Walk a mile in our shoes. Our children are rarely mentioned. In the circles we travel, people pretend our son is nonexistent. Something, anything would be better than nothing. It would be so nice to have the same privileges as those who have medical diseases. People do not understand our kids. They do have a medical disease.
Tonight, I watched a new show called "Human First." Half way through, I started crying after seeing the enormous help for patients with physical illnesses. The amazing support patients receive at the NIH Hospital are incredible. No one complains about their high-priced therapies.
People complain about people with mental disorders using up too many resources. We pay insurance like everyone else. Why are our services rationed? Or we hear, "Well, we can't help everybody." Insinuating medical services would run out due to us? Where is our place to drop off sick kids? Where are our research studies? When do they receive hospitalization and treatment?
If only they would add up the Department of Justice bill. Why is it okay to torture our children with jail and prison? My son is still in jail since February, 18, 2017. He was in a hospital. Within five days of release, he was arrested. He was so unstable he ended up in solitary confinement for almost two weeks.
One good thing is my son's coming to terms with his own race. After being called the "n" word at school (fairly sure it triggered this last episode), Ty said, "Mama, no, really, I'm not black. I'm white." We hired Sedrick, his African American counselor to help him with this. Then Ty fired Sedrick.
We'd tell Ty, "We love every black bone in your body." He called last week to inform us, "I use grease now. My bunkmate, Larry, (who is black) showed me how." We said, "We're so happy to hear that." One upside. I think his racial identity crisis is finally cured.
In the meantime, my son's treated like a maximum security prisoner in a county jail. He's locked in thirty hours at a time. He hasn't had exercise, gym time, or been allowed outside since February. Ty was in solitary confinement from February 18, 2017, to March 10, 2017, when he was moved into the general prison population and assaulted. The jail was irresponsible by not placing him in their disabilities unit. That unit was full. For this, we hold the jail accountable. Ty still has blurry vision from the concussion he received and still no MRI. He's still hearing voices. He's being denied an education — this would have been his senior year. We attended his friend's graduation. It took all the strength we could muster.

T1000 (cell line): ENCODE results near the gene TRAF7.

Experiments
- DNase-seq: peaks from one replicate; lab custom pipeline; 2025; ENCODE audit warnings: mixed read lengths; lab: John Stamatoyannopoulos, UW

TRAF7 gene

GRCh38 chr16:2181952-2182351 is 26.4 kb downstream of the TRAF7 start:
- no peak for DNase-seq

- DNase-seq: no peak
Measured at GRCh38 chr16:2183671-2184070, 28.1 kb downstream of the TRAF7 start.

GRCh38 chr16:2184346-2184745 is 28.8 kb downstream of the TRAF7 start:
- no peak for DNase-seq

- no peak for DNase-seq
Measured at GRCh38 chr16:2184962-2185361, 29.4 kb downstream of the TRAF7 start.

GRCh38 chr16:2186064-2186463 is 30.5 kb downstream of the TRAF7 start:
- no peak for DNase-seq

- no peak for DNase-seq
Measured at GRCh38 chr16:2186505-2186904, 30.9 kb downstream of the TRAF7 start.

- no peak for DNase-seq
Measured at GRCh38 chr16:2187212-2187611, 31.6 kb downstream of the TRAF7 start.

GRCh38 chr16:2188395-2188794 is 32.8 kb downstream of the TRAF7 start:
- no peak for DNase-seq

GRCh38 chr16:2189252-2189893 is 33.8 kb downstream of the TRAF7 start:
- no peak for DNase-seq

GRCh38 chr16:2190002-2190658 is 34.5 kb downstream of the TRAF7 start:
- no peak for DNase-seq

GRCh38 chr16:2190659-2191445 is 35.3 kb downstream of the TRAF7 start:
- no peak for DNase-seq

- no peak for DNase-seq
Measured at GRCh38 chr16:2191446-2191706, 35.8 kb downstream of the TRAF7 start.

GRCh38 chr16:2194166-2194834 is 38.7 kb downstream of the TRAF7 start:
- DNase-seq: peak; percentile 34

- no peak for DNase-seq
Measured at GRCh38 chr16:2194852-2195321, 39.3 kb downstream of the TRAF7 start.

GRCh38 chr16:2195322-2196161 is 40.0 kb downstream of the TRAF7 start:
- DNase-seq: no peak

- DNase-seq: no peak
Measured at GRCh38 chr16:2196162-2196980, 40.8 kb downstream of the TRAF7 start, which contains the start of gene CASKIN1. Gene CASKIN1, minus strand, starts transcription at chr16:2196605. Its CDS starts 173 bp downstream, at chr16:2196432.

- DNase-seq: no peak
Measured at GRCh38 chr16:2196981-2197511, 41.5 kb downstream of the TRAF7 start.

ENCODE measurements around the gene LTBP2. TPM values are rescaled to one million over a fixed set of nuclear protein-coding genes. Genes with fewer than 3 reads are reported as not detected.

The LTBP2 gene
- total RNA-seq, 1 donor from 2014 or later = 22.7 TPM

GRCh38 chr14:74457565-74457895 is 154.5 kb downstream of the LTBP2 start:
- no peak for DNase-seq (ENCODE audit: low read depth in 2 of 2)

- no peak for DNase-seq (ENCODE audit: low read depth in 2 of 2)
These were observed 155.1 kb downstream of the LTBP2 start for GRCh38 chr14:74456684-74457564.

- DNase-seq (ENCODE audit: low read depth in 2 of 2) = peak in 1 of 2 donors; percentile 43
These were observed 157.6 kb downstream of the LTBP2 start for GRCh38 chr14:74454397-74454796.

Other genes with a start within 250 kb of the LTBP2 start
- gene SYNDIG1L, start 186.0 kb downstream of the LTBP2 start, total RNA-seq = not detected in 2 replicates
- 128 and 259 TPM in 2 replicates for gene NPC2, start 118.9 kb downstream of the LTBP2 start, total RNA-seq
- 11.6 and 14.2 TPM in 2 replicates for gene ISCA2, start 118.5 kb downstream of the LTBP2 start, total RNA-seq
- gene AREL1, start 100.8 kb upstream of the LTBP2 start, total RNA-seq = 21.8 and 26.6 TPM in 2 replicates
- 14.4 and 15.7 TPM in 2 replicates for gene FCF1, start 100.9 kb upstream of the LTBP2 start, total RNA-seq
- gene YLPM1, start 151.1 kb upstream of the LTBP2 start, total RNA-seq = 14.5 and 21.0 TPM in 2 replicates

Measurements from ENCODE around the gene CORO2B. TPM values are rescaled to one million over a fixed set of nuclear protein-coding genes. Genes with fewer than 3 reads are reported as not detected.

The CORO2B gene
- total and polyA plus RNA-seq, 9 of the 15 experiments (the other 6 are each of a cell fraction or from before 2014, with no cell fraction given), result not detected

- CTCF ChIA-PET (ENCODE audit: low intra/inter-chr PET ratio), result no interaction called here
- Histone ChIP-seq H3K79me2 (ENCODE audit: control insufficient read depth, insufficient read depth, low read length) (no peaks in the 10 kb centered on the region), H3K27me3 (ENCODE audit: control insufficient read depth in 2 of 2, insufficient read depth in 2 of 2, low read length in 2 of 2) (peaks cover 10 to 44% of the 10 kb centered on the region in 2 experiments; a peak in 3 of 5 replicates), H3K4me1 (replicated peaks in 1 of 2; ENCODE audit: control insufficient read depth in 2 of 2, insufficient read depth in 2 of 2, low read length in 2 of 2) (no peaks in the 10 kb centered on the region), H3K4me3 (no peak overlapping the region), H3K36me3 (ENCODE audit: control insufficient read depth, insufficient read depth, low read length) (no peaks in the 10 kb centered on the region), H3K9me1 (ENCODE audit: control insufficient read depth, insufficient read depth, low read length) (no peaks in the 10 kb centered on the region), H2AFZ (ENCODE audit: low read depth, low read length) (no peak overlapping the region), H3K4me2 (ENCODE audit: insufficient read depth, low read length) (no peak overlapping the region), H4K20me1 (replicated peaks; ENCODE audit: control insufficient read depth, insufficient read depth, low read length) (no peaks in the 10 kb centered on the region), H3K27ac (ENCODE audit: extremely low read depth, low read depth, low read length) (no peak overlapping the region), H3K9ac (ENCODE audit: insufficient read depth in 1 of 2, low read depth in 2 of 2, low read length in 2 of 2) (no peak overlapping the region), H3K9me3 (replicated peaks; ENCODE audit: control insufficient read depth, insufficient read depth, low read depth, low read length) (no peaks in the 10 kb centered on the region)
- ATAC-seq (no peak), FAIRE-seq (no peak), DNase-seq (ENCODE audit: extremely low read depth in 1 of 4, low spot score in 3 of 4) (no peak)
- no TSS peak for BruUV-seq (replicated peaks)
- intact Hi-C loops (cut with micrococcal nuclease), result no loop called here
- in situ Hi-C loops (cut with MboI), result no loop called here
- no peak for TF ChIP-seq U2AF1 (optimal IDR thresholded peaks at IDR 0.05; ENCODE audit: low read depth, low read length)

County mental health (CMH) denied him a supervised locked-in-at-night placement in a group home. Now we've found out he has co-morbid illnesses — autism and mental illness. CMH was supposed to give us this information. They, of course, never documented our requests. They also didn't record Friday, the day before his arrest. We begged CMH to help us get a civil commitment.
Today, we hired lawyer #4 for social security. Sad to say, next week I'll probably hire lawyer # 5 to address the Freedom of Information Act and the denial of the video showing Ty being assaulted, and possibly #6 to obtain an education he has been denied by the jail. This is contrary to state laws. For the record, Lawyers #2 & #3 are for his legal cases. Lawyer #1 is for his guardianship.
Sometimes memories flood over me in waves. It's so hard to get rid of anything that reminds me of my little boy. He was a really good boy. He took medicine for ADHD. He had no behavior problems in school. Socialization was hard for him. It's hard not to beat ourselves up, especially about the bullying and how long it was before we realized he was sick. What if we had caught it sooner? It came on so fast.
Ty is eighteen. We've hired eight psychiatrists in his life. I miss my son horribly.